What a pity it is that Americans are so uneducated about the subject of religion. Since we live in an international environment, where the globe is our home, we ought to be following Ms. Lowe's example and educating ourselves in terms of basic religious literacy. In fact, I not only think that we should be educating our children in the public schools about world religions, I think that the parents should come along and learn something too, especially the difference between teaching about religion versus teaching how to be religious.
The separation of church and state has to do with devotional practices - keeping public schools from teaching children how to be religious. This is very different from teaching children about the major teachings and practices and history of various world religions. Parents at Friendswood were up in arms because the speakers said in their presentation that Allah was the name of God. Allah is the Arabic word for "God." Why the ruckus? Teaching children that God has different names in different languages and different faith traditions is just a basic fact. It has nothing to do with teaching devotional religion.
Most people believe that teaching religion and teaching about religion are the same thing because all most Americans have ever encountered in their lives is religious instruction that teaches us how to be religious in a particular faith tradition. Religious education has been left to our families and religious institutions - our churches, temples, synagogues, and mosques - because, in our attempt to remain faithful to the separation of church and state, we have tended to keep all religious education out of the public schools, whether devotional or not.
As a society, we have not been able to distinguish between learning how to practice a religion and learning about the history, beliefs, and practices of a given religion. Our children are not even taught the basics of their own faith traditions, let alone those of the major world religions. It is not until a child reaches college and elects to take a Religious Studies course that such subjects are even broached. When students start to take my courses, they do not even know the basic historical facts about Christianity, information that children in sixth grade should know.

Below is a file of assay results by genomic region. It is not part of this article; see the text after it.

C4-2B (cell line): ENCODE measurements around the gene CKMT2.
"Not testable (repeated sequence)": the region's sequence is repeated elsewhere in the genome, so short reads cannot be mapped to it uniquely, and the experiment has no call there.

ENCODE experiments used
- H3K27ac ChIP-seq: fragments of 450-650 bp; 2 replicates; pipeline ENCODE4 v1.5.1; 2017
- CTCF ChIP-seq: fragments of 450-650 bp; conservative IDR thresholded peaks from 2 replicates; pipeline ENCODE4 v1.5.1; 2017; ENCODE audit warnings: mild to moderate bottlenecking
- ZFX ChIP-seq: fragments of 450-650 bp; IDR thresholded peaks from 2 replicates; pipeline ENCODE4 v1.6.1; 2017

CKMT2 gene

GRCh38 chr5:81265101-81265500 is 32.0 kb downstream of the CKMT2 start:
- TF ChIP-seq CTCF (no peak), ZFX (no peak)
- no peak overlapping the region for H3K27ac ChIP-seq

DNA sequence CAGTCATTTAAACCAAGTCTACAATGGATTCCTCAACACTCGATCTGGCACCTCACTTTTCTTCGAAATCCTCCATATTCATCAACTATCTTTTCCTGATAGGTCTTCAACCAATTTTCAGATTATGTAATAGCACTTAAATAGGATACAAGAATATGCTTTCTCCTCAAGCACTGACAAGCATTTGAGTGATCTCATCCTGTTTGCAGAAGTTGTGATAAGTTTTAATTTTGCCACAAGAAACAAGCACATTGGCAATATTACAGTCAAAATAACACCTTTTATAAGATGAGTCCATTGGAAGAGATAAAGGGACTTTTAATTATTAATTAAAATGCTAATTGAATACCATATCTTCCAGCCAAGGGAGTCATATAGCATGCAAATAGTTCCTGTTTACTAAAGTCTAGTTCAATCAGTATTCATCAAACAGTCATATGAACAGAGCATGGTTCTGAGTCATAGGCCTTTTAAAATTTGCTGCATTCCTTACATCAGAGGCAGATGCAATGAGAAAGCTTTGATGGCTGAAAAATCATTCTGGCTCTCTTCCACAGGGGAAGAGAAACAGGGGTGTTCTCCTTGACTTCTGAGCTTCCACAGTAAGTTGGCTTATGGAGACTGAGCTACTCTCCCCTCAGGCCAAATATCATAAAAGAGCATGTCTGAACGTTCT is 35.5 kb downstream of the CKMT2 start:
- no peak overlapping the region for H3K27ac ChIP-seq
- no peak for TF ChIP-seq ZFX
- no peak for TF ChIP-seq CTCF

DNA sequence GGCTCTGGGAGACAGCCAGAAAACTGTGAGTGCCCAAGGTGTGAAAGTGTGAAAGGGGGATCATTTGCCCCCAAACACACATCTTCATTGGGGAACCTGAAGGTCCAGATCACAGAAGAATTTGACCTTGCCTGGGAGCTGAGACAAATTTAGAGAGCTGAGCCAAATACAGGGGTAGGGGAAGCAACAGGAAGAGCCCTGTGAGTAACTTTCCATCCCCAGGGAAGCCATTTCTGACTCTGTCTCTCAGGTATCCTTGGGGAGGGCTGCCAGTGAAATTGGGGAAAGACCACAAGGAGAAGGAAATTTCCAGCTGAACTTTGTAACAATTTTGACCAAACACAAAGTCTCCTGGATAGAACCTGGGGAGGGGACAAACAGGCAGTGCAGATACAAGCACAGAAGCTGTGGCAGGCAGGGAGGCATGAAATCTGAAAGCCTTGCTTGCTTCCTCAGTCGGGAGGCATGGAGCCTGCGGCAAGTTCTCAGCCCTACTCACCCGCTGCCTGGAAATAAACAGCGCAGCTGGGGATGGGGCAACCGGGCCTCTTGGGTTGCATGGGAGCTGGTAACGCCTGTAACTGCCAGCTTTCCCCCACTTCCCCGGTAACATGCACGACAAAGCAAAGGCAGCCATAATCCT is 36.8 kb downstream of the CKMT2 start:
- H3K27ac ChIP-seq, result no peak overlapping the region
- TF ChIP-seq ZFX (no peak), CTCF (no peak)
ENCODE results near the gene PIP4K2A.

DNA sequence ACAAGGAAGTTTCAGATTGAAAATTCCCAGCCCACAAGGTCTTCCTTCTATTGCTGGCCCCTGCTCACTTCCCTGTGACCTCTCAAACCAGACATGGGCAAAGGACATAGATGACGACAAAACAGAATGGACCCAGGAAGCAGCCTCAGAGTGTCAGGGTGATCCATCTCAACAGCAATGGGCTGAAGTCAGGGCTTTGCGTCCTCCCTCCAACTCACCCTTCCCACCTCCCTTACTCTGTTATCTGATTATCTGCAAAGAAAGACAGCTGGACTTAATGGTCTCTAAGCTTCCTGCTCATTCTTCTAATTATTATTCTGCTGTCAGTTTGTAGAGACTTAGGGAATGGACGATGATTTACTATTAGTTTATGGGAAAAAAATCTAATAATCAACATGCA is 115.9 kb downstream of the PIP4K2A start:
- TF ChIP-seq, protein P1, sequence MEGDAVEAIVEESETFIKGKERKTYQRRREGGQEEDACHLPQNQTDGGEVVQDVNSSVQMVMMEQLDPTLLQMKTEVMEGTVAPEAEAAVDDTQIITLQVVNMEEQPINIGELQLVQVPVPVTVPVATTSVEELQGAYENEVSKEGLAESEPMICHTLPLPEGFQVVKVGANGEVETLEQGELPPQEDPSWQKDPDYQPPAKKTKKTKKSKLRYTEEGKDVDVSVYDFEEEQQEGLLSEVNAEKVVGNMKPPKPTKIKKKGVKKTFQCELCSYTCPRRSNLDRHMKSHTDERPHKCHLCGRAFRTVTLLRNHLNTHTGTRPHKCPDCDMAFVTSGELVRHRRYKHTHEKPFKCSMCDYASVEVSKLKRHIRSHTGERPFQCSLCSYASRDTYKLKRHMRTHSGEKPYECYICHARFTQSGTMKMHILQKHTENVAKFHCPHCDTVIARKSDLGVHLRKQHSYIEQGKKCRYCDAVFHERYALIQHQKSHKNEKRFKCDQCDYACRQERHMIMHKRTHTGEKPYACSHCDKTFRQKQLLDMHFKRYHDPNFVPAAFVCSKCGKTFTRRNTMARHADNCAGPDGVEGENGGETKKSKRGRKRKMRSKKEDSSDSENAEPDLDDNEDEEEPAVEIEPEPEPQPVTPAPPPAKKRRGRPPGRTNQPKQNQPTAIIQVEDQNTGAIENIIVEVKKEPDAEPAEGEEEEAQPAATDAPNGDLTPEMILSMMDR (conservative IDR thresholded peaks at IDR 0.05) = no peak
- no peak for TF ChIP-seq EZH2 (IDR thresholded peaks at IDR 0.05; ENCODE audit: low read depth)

Has Texas recognized this, since the state has recently agreed to allow for the creation of an elective course about the history and literature of the Old and New Testaments in the public schools? I have my doubts, and they are becoming more serious every day. With all I have said in this post, you might expect me to support Texas' decision. But instead, I am tremendously worried because I am not convinced that the people who will be teaching such a course have had training in Religious Studies to know the difference between teaching the Bible and teaching about it. I worry that such courses, unless this distinction is understood, will degenerate into little more than bible study gatherings promoting contemporary Christian interpretation of the texts they will read.
In this new Texas state-authorized Bible class, there is also no provision for teaching about other religions, which makes me even more concerned. And now, in the Friendswood incident, I have noticed that this state-authorized class is already being used against the teaching of other religions. Mr. David Bradley, a State Board of Education member, said that the class about Islam that Ms. Lowe put together can't be justified by comparing it to teaching the state-authorized Bible class, calling it "a fallacious argument."
Why, Mr. Bradley? Teaching about religion should be the same no matter what religion we are talking about. Or is Mr. David Bradley privileging the Bible, by which he means the Christian Bible? Is there a hidden Christian agenda behind the new state-authorized Bible class? What Ms. Robin Lowe did should be held up as an example for our community to follow, not a reason for her to be fired. What is happening in Friendswood today is a disgrace to the public school system in Texas.
Why do we continue to foster illiteracy when it comes to religion? What are we scared of? Becoming religiously tolerant? Understanding each other and ourselves better?